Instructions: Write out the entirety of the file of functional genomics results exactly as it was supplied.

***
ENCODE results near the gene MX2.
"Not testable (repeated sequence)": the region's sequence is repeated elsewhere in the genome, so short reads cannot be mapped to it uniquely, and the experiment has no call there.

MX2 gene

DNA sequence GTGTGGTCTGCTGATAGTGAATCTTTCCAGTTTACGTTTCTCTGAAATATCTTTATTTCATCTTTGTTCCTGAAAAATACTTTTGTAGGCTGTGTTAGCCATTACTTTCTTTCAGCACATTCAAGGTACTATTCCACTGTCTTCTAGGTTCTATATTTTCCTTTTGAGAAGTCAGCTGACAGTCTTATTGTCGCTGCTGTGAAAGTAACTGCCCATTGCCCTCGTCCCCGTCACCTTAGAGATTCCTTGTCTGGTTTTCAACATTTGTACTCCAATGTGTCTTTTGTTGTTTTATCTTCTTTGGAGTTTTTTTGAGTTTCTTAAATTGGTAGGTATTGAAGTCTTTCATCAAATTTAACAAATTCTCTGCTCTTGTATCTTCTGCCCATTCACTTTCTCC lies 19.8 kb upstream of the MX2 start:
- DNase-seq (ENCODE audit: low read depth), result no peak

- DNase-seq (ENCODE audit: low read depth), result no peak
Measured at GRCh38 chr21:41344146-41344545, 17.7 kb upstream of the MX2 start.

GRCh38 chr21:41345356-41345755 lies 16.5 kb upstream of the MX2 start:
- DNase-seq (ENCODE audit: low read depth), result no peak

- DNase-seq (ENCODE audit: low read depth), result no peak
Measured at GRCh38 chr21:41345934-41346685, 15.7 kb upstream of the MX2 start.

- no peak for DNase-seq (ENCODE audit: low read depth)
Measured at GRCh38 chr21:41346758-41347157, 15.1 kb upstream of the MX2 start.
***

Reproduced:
ENCODE results near the gene MX2.
"Not testable (repeated sequence)": the region's sequence is repeated elsewhere in the genome, so short reads cannot be mapped to it uniquely, and the experiment has no call there.

MX2 gene

DNA sequence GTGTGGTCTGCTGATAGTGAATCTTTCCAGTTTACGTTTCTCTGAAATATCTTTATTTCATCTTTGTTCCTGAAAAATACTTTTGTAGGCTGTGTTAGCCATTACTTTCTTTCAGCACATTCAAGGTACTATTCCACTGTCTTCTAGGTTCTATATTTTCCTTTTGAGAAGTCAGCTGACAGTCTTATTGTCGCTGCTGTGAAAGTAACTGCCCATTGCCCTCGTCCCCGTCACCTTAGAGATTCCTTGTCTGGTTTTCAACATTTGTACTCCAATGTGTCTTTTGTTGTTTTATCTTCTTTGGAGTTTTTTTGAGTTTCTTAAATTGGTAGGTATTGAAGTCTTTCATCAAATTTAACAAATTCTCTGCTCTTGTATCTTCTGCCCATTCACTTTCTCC lies 19.8 kb upstream of the MX2 start:
- DNase-seq (ENCODE audit: low read depth), result no peak

- DNase-seq (ENCODE audit: low read depth), result no peak
Measured at GRCh38 chr21:41344146-41344545, 17.7 kb upstream of the MX2 start.

GRCh38 chr21:41345356-41345755 lies 16.5 kb upstream of the MX2 start:
- DNase-seq (ENCODE audit: low read depth), result no peak

- DNase-seq (ENCODE audit: low read depth), result no peak
Measured at GRCh38 chr21:41345934-41346685, 15.7 kb upstream of the MX2 start.

- no peak for DNase-seq (ENCODE audit: low read depth)
Measured at GRCh38 chr21:41346758-41347157, 15.1 kb upstream of the MX2 start.